- Multitasking helps you get more done in less time / multitasking kills efficiency: It is not difficult to find different talks/articles glorifying or vilifying multitasking; yet I have seen so many contrasting examples of people benefiting as well as suffering as a result of multitasking. A lot of us say multitasking when what we actually mean is rapid switching of tasks. Multitasking is doing more than a single task at any given instance and can be advantageous or disadvantageous depending on the nature of the two tasks at play. For instance, there are two kinds of tasks, one that requires our attention like consuming information and others that don’t like running. What I have found is that multitasking can be a boon if a task that requires attention is clubbed with a task that doesn’t. For example: Listening to a podcast while running where listening to a podcast requires attention while moving your legs for running does not. On the other hand, it can also be a curse and a recipe for a lot of anxiety and stress if we combine two tasks that do require our attention since biologically our brains are not naturally geared for that. Perhaps we can expand this topic in another blog post.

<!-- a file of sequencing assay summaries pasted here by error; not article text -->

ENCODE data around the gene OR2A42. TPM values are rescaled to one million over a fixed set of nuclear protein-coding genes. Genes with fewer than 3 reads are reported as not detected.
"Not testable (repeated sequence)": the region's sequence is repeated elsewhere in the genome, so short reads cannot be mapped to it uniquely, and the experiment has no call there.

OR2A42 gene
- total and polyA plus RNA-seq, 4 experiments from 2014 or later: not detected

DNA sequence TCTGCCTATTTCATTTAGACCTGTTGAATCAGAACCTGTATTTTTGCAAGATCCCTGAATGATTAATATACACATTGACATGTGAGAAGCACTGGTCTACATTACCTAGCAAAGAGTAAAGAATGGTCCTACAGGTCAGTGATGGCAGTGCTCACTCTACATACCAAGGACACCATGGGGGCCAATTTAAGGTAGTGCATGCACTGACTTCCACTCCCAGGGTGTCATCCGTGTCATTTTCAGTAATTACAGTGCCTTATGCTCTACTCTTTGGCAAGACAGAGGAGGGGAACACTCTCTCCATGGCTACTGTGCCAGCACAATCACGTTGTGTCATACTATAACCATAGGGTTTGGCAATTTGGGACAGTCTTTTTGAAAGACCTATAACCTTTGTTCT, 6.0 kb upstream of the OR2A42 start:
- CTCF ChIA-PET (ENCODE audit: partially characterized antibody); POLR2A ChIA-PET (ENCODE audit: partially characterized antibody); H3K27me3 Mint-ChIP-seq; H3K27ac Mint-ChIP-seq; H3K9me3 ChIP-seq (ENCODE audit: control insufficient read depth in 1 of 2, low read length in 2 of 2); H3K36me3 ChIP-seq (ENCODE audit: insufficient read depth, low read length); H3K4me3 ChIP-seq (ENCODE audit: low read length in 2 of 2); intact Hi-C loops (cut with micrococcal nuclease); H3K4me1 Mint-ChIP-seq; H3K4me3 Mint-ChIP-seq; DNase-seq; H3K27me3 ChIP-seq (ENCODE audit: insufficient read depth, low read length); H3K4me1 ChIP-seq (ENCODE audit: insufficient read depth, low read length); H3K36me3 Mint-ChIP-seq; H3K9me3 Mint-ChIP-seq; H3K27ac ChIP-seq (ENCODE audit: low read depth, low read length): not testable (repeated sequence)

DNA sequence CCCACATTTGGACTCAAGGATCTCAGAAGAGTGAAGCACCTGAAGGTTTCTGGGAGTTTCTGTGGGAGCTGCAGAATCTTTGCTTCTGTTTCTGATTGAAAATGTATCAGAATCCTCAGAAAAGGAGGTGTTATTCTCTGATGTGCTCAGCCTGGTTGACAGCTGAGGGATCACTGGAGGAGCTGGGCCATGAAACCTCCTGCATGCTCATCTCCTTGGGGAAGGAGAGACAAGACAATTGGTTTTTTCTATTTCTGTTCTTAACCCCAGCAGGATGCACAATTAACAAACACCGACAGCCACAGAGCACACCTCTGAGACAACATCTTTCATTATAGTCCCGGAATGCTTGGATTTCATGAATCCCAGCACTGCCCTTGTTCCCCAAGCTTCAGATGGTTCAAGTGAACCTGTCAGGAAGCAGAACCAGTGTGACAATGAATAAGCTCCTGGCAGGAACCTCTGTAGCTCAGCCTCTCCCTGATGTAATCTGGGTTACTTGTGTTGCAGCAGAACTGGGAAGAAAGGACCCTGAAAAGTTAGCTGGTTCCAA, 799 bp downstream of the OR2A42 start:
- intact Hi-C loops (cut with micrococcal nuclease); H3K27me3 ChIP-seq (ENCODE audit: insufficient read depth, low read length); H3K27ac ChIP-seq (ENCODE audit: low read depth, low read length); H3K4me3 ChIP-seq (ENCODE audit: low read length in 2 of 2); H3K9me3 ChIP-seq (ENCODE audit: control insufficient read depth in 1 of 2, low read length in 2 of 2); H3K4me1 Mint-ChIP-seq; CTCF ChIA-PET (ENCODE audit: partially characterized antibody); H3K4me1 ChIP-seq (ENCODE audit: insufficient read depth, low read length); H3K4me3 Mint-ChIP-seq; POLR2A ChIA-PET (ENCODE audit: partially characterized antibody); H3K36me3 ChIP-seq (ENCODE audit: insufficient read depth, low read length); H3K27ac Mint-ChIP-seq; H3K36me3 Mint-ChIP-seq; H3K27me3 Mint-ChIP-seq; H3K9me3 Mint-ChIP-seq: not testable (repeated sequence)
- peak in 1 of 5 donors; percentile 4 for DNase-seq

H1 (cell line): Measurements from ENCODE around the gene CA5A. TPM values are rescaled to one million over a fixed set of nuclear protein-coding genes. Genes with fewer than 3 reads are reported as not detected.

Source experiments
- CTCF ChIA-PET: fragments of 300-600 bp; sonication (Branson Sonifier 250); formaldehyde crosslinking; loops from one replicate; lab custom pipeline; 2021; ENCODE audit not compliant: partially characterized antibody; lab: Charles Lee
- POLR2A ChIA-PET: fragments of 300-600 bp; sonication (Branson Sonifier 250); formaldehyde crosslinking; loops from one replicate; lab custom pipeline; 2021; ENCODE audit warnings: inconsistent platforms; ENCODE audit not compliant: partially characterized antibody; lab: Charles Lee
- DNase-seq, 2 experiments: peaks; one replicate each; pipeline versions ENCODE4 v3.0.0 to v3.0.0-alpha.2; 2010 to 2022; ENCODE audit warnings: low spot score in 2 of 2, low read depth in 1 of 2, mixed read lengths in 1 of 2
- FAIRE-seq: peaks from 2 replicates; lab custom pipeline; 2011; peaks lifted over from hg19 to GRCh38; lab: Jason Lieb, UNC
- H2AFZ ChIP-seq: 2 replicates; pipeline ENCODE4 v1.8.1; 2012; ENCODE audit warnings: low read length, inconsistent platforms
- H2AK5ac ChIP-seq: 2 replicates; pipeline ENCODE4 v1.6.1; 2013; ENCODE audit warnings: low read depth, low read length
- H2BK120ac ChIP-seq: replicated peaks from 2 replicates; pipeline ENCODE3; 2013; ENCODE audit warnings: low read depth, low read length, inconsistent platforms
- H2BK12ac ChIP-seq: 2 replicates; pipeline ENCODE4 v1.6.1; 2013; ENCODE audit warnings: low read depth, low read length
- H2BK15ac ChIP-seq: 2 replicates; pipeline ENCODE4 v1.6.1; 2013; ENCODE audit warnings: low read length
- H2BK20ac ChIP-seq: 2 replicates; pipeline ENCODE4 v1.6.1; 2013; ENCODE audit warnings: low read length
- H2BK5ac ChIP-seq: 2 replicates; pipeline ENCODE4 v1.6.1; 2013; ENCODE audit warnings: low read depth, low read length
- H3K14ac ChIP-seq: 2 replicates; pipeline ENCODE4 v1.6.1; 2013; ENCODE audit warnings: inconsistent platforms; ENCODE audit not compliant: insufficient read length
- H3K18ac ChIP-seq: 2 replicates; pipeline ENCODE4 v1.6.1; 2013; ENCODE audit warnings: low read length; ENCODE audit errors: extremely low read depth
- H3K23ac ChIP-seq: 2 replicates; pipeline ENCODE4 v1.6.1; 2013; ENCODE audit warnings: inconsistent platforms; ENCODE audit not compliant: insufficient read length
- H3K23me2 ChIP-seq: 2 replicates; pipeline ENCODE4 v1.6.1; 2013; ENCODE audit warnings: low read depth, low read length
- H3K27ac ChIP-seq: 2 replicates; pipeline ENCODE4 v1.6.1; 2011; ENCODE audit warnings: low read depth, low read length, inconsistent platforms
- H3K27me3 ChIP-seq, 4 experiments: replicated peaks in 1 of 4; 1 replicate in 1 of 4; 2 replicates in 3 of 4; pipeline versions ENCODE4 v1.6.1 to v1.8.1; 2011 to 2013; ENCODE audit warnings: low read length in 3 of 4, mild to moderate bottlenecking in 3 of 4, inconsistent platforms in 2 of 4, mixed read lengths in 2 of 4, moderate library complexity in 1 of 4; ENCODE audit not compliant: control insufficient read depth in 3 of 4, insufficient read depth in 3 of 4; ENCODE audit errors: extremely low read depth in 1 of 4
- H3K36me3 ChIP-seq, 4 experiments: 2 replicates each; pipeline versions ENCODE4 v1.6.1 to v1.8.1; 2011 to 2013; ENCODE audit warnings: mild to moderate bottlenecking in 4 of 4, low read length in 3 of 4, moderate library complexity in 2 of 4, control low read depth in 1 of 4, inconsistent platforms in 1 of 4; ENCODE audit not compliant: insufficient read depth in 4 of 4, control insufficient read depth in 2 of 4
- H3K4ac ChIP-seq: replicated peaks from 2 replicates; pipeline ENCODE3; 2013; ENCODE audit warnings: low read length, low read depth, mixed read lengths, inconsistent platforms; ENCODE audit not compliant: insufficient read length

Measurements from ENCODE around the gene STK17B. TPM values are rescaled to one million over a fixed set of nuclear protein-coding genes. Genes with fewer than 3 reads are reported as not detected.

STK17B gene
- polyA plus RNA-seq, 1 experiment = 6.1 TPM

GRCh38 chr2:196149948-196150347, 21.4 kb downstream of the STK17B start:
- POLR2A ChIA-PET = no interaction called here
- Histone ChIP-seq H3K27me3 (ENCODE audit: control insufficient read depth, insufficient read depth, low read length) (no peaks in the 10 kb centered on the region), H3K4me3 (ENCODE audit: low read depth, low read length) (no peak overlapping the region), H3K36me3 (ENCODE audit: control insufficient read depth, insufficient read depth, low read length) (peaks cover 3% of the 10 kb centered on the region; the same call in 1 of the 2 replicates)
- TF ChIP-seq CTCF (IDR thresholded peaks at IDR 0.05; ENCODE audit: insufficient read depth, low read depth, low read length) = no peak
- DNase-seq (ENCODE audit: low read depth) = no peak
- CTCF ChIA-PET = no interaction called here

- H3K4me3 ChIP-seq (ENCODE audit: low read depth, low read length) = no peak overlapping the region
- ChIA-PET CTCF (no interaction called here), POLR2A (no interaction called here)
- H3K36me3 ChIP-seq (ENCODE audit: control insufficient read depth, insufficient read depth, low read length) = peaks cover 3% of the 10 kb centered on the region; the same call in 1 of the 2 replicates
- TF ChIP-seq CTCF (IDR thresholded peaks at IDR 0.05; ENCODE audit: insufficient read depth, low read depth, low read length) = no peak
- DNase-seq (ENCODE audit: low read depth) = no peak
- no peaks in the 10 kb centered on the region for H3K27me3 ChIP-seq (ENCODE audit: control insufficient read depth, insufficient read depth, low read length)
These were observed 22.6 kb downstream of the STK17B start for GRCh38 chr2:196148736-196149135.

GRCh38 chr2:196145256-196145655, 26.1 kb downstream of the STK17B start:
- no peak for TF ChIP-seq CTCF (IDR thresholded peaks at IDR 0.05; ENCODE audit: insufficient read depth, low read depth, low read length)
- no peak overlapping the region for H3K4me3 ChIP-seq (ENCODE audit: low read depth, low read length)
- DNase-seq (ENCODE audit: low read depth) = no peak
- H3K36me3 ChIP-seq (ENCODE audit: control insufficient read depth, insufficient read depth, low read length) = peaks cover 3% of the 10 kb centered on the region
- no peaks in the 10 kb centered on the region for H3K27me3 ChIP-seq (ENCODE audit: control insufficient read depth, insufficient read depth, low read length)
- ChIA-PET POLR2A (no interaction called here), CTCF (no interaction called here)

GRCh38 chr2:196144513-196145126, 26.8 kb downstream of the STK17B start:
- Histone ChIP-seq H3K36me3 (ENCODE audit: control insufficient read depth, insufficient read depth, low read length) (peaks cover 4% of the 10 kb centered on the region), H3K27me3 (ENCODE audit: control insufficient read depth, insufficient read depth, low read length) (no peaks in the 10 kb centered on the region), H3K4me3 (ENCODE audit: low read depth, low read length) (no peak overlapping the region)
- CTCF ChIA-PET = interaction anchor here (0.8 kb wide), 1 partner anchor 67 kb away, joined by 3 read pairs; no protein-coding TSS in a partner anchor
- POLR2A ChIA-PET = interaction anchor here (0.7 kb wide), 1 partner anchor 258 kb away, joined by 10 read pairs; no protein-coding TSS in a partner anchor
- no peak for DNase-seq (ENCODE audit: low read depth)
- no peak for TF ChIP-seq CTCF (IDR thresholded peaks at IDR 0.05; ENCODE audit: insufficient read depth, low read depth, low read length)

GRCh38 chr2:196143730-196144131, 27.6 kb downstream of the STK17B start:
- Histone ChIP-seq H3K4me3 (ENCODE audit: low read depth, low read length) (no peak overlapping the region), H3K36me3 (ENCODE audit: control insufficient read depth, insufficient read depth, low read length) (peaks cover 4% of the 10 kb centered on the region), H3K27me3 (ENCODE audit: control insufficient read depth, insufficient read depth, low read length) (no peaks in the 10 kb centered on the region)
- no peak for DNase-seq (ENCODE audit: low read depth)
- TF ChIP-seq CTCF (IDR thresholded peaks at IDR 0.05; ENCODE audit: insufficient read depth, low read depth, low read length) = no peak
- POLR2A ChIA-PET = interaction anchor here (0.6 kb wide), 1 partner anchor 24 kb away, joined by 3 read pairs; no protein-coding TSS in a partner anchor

- Calendaring/scheduling = Effective Time Management: I myself have fallen prey to this and cannot stress enough how inaccurate this statement can be. While calendaring or scheduling can definitely help in managing one’s time, it does not necessarily guarantee the stress free effectiveness we would all like to hope for. Calendaring or scheduling your day without learning how to prioritize can not just lead to anxiety and stress but also cause burnout. Here are some of the common traps of scheduling:
- Over obsessing over colors and labels is a great way of killing inefficiency while feeling a sense of achievement.
- Not building failure into your calendar by not scheduling a buffer for every task.
- Bombarding the calendar with meetings and phone calls without questioning the objective or necessity of the meeting/call under consideration.